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Apr 5, 2017

Stevedores Want Strike; Port Says Nothing to Strike About

The last time stevedores at the Port of Belize Limited broke off from work was in December of 2015. They held the Port at their mercy for four days over negotiations on their pension plan, in which they asked for increases retroactive to 2004. The matter remains under negotiation, but a different group is bringing down pressure again on the Port and strike talk is being heard once more. This time, the militant Raymond Rivers is at the center, and he means to bring the Port to heel. But is there really anything to talk about? For the answer, Aaron Humes spoke to both sides and has the following report.

 

Aaron Humes, Reporting

Despite being classed as an essential service, a group of stevedores are threatening to walk off the job in three weeks’ time if their conditions are not met.

 

Raymond Rivers

Raymond Rivers, Stevedore

“We have to use the power of the men – the workforce. We drive the crane, we bust the ropes, we are at five, six, seven [foot in] height in container; we feed the country, and we need to be rewarded and respected for that. Mr. Tux [Vasquez], I spoke to him about fifteen minutes the other day, and this man told me that he will not change his heart, so [there’s] one way to deal with him. Losing money is the only way they understand the poor.”

 

Raymond Rivers says they have tried to keep things internal, but tired of inaction on the part of former president Audrey Matura-Shepherd and her successor Dale Trujeque, he and a group of colleagues visited News Five to air multiple grievances.

 

Raymond Rivers

“We have a Pastor Crawford right now, that got paid off the other day; and for fourteen years, this man got a hundred and sixty-five dollars, for fourteen years of work with P.B.L. and [the] receivership. And we have over fifteen to twenty to thirty more stevedores weh de ina the same crisis right now, weh di wait fi get deh right payoff money. We have some weh get eight hundred; some weh get a thousand; and ih very, very wrong fi kno you do work all these years fi get next to nothing.  We worked from last week Thursday and our pay noh gone eena di bank yet, up to last night. So we di talk bout a week some a deh man di go out fi work pah sugar boat out a sea, without food and without proper things fi ker dah work; even the water weh Port of Belize give we, da like dehn go full it da pipe and give it to we, so dah real disrespect deh ketch we and di workers. Some no wah talk; some wah talk. And I wah she dis: we have two gang weh work sugar boat, each gang fi put in three hundred and fifty tons of sugar in thirteen hours, so from six in the morning till six in the evening, I fi put in three hundred and fifty tons of sugar and di gang going tonight should put in three hundred and fifty tons of sugar – that is in the old C.B.A. before the Port was sold and we still living by the old C.B.A. But we have Gang Seven they go and put in over this three hundred and fifty [tons]; they put in five hundred and thirty tons of sugar and B.S.I. give them no reward for it.”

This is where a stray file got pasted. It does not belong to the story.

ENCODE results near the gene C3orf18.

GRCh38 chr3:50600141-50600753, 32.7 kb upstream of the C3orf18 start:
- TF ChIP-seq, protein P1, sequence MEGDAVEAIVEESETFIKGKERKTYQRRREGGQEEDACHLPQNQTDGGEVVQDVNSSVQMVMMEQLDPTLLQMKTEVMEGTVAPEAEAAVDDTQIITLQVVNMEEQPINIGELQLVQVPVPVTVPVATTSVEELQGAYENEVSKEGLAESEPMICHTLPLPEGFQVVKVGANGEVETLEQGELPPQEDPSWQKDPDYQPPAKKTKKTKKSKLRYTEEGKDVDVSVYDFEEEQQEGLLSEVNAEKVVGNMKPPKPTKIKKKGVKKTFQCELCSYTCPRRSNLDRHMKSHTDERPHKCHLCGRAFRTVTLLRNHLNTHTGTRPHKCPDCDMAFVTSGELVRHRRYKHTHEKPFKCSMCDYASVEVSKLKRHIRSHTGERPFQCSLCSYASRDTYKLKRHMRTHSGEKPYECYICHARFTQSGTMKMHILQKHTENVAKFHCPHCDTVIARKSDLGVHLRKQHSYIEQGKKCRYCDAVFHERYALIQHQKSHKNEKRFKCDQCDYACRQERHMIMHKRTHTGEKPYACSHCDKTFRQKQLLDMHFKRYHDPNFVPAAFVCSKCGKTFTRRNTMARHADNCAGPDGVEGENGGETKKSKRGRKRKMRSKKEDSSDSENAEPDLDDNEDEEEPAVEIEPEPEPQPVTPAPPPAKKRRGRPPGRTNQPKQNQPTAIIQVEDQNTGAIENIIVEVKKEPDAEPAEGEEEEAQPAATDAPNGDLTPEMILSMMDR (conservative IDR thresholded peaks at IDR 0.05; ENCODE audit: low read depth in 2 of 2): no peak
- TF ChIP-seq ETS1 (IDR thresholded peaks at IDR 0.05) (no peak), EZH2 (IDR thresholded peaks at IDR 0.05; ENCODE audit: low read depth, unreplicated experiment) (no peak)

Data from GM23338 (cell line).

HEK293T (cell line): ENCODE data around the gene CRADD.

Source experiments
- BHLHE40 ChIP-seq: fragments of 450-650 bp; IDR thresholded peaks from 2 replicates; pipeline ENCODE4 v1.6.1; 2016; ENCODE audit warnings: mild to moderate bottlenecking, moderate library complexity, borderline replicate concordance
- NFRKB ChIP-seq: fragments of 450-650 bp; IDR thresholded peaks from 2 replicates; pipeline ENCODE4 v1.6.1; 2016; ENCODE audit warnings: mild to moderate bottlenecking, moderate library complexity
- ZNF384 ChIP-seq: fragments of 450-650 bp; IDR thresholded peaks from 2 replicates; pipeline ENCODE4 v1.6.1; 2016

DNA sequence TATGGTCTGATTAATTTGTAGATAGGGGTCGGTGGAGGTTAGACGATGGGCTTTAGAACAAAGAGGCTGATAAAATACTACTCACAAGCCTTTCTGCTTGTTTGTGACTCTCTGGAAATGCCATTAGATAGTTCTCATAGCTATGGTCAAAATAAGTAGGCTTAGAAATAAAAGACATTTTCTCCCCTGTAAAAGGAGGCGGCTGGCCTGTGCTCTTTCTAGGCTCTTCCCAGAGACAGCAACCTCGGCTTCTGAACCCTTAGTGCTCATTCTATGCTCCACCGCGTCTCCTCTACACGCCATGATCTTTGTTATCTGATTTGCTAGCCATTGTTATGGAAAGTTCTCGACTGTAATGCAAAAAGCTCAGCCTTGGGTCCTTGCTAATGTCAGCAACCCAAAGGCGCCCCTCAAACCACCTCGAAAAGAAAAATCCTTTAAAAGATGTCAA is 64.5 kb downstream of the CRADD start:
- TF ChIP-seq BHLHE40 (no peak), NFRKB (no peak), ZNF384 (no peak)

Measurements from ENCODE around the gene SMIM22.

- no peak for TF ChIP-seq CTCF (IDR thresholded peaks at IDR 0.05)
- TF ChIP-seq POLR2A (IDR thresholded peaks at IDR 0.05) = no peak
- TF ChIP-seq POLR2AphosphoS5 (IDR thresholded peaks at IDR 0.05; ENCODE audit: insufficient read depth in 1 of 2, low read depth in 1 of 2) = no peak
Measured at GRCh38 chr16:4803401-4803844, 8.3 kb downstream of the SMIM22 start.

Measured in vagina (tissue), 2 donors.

But C.E.O. and receiver for the Port of Belize, Arturo Vasquez, told us shortly afterward that nothing could be further from the truth. The insurance policy is explained and specifics can be gleaned from the company, in this case RF&G Limited. As for pensions, the Port has so far been unable to get the stevedores to agree to contribute to the scheme as is typical for companies, but they do get a modest nest egg.

 

Arturo Vasquez

Arturo Vasquez, C.E.O./Receiver, Port of Belize Limited

“Pension is never adequate. I’ve said to the stevedores more than once, and I’m sure you appreciate this, and we try to explain and every company will explain to their employees: pension is not one hundred percent, should not be by [us]; you should be putting up [for] your pension as well. That’s why, what they are getting now is something contributory to them; what I have been trying to do with them, is have them contribute and we also will contribute. So in any pension scheme, I contribute, you contribute, that is how a pension is put together. Maybe these people believe that your pension shouldn’t be any of your money at all – a pension is a combination of employers’ and employees’ benefits; I’m sure you understand it that way. But there are people who believe that pensions should completely not be anyone’s responsibility; you and I have to look after our pension as well. Any company I know contributes as well, as much or double whatever the employee is contributing.”

 

As for the threats of strike and the ongoing go-slow, Vasquez told us that it has no basis in fact and no visible means of support.

 

Audrey Matura & Dale Trujeque

Arturo Vasquez

“I can say this, outright, that it is not something that is sanctioned by the C.W.U.; if you get to speak to the C.W.U. today you may ask them that. So obviously they have been doing a go-slow, which I can say to you I have no idea what it is that they want.”

 

Reporter

“They did not communicate any issue with you?”

 

Arturo Vasquez

“There is no issue as far as we are concerned; I repeat, the C.W.U. is not sanctioning any go-slow.”

 

In this showdown, who will blink first? Aaron Humes reporting for News Five.

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Viewers please note: This Internet newscast is a verbatim transcript of our evening television newscast. Where speakers use Kriol, we attempt to faithfully reproduce the quotes using a standard spelling system.

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